buying a house

Improve Your Credit, Avoid These Things

  • View post

When you’re purchasing a home, your credit score matters. After all, your score will play a major role in whether or not you will get approved for a mortgage at a rate you can afford.

But, what if you need to improve your credit prior to applying for a mortgage? Many potential homeowners find themselves in this position and as such, need to know what to do (and what not to do) to boost their credit. And in this article, we discuss the top five mistakes to avoid when you’re looking to boost your credit. Let’s get started!

 

  1. Cancel Old Credit Cards/Request Limit Reductions

Did you know that 15% of your credit score is determined from the length of your credit history? It is and as such, cancelling old cards will make it seem as if you have more debt than you actually do (because your amount of available credit will decrease).

Relatedly, you shouldn’t request to decrease your limits either. Doing so will also make it appear as if you have more debt than you do, having the same impact as cancelling old cards.

 

  1. Staying Current on Only Some of Your Cards

We all have months where we must prioritize where we spend our money to pay off debts but you can’t fall behind on your cards! Approximately one third of your score is determined by whether or not you pay your cards on time and as such, it’s vital to stay current on every card.

 

  1. Having Too Much Credit

Was there a point in your life where you had to open credit cards to balance all of your purchases? Doing so may not seem like a big deal at the time but unfortunately it will influence your overall credit score.

If you have too much credit, you may be viewed as a risk because you could accumulate a significant amount of debt rather quickly. As such, you should avoid signing up for new cards (particularly impulse decisions at stores for discounts) since doing so will further jeopardize your chances of receiving an attractive mortgage.

 

  1. Maxing Out Credit Cards

You never want to reach your credit limits when managing your debt. After all, maxing out cards will negatively affect your credit, even if you’re staying current on your payments.

Don’t buy what you don’t need. Doing so will help you pay down the cards and manage your debt more effectively (especially when you’re looking to improve your credit score.

 

  1. Never Avoid Opening Cards or Securing Loans

Some individuals have the opposite problem than many others: They don’t have enough credit to build up their score. As such, it’s important to not fear cards or loans and instead, open and use them effectively.

For example, you may want to open one credit card for a store you shop at regularly. By using it on a frequent basis and paying it off each month, you’ll build credit that will give you a much better deal once you’re ready to purchase your home.

 

United Real Estate Can Help You Purchase Your Home

If you’re building credit in the hopes of purchasing your first or next home, the team at United Real Estate can help!

Since 1925, our team has worked across the United States to provide guidance, support, and expertise to homeowners just like you. Contact us to begin the search for your home, today!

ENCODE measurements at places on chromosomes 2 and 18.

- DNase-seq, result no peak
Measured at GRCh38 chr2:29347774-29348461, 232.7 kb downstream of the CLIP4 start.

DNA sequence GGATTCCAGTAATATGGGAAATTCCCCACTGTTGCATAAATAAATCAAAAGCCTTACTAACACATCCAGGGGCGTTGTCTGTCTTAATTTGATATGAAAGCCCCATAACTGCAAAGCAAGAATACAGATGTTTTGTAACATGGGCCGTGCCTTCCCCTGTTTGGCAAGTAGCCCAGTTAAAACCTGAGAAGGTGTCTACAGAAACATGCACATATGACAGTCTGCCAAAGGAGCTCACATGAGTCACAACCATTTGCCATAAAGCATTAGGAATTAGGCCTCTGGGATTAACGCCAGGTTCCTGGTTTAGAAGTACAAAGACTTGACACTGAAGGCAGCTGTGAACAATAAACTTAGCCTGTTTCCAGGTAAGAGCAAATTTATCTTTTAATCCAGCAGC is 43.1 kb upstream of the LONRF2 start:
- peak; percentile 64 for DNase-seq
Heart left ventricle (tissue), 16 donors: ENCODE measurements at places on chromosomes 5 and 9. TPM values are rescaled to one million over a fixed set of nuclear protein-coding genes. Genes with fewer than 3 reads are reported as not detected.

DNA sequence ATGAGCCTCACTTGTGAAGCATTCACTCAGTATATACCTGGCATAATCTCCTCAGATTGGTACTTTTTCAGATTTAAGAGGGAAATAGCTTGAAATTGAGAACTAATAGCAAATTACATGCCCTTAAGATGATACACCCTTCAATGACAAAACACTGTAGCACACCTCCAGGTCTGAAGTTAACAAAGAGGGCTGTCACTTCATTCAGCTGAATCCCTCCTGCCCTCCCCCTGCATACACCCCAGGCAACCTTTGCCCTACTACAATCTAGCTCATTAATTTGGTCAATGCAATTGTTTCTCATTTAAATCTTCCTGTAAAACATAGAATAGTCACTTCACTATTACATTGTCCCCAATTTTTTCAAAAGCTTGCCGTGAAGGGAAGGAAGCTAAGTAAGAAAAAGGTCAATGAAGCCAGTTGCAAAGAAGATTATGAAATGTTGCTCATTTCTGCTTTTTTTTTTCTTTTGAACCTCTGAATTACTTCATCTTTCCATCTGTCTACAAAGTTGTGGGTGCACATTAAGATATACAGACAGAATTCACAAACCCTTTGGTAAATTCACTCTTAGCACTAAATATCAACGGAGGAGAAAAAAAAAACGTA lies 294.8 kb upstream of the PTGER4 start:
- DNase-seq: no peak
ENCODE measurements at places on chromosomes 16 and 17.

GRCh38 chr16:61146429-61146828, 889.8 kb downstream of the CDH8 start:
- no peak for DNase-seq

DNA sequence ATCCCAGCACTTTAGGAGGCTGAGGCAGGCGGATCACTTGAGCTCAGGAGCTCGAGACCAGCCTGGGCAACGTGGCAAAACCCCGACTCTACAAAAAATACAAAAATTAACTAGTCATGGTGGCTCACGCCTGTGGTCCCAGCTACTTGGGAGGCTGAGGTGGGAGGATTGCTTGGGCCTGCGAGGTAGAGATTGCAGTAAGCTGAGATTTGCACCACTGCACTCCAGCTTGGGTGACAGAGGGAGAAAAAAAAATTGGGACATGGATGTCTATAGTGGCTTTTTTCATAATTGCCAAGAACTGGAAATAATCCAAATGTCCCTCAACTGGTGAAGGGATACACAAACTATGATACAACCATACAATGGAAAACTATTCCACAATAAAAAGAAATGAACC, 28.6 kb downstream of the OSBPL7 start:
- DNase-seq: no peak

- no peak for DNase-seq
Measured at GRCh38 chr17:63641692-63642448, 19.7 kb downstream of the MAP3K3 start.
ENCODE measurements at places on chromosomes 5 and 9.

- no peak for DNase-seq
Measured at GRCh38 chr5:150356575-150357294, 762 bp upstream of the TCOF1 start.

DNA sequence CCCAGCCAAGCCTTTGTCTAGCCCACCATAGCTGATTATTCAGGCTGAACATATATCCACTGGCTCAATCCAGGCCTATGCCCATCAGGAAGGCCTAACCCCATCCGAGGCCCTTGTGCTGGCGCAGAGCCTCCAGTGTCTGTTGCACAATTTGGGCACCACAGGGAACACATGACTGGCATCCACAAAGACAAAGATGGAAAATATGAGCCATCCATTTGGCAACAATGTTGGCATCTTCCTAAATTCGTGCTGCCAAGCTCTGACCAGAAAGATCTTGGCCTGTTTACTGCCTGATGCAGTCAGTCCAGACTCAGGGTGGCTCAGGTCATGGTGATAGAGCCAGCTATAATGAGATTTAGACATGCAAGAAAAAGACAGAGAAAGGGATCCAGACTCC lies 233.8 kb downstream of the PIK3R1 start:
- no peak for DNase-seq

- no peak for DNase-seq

How to Balance Buying and Selling a Home

  • View post

Whether you’re downsizing or upgrading, purchasing a new home is exciting. However, selling your current home at the same time can be quite a challenge.

As you can imagine, both selling and buying at the same time (or even within a short time of each other) can get tricky, and fast! But if you’re caught up in this balancing act, there are a few different paths you can choose, all of which we’ll discuss below to help you make the best choice for both you and your family.

What if You Sell First, Then Buy?

This is what’s known as the safe option, primarily because you won’t purchase a new home with the hopes of selling your current home quickly and for the price you want. However, this scenario often puts you and your family in an inconvenient scenario.

For example, if you sell your home quickly, you may have to put your belongings in storage as you search for the home you want. But with the comfort and peace of mind that comes with already selling one home before moving on to the next, many homeowners find this option attractive.

What if You Buy First, Then Sell?

If you don’t want to be in a temporary rental between selling your current home and purchasing a new one, buying first may be the answer. After all, doing so means that you can move in to your new home at a pace that works with your lifestyle. However, doing so may also mean you’re responsible for two mortgages for an undetermined period of time.

If you own your current home, this plan is great. But if you’re already paying it off, paying two mortgages may put a financial strain on your family. As such, it’s important to consider whether or not you’re financially able to support this scenario if you end up purchasing your new home before selling your current one.

What if You Buy and Sell at the Same Time?

In an ideal world, you would be able to carefully balance the buying and selling of both homes so you aren’t burdened by two mortgages or forced to find a rental as you search for your new home. However, doing so can be difficult.

The best way to buy and sell at the same time is to turn to bridge financing. Doing so means you’re able to own both homes for some time but requires a short-term bank loan. This basically establishes a Home Equity Line of Credit, allowing you to put a down payment on your new home by borrowing against the loan on your current home. Then, once you sell your home, you can repay the loan.

In this scenario, it’s also best to try and schedule the closing on your home sale after the closing date of your new home. By doing so, you can move in to your new home before closing on your current home, streamlining the entire process.

United Real Estate is Your Resource for Home Sales and Purchases

If you’re currently trying to balance buying a new home and selling your current home, the team at United Real Estate can help.

Our expertise allows us to effectively balance these buying and selling scenarios, creating an ideal experience for you and your family. Contact us to find your dream home, today!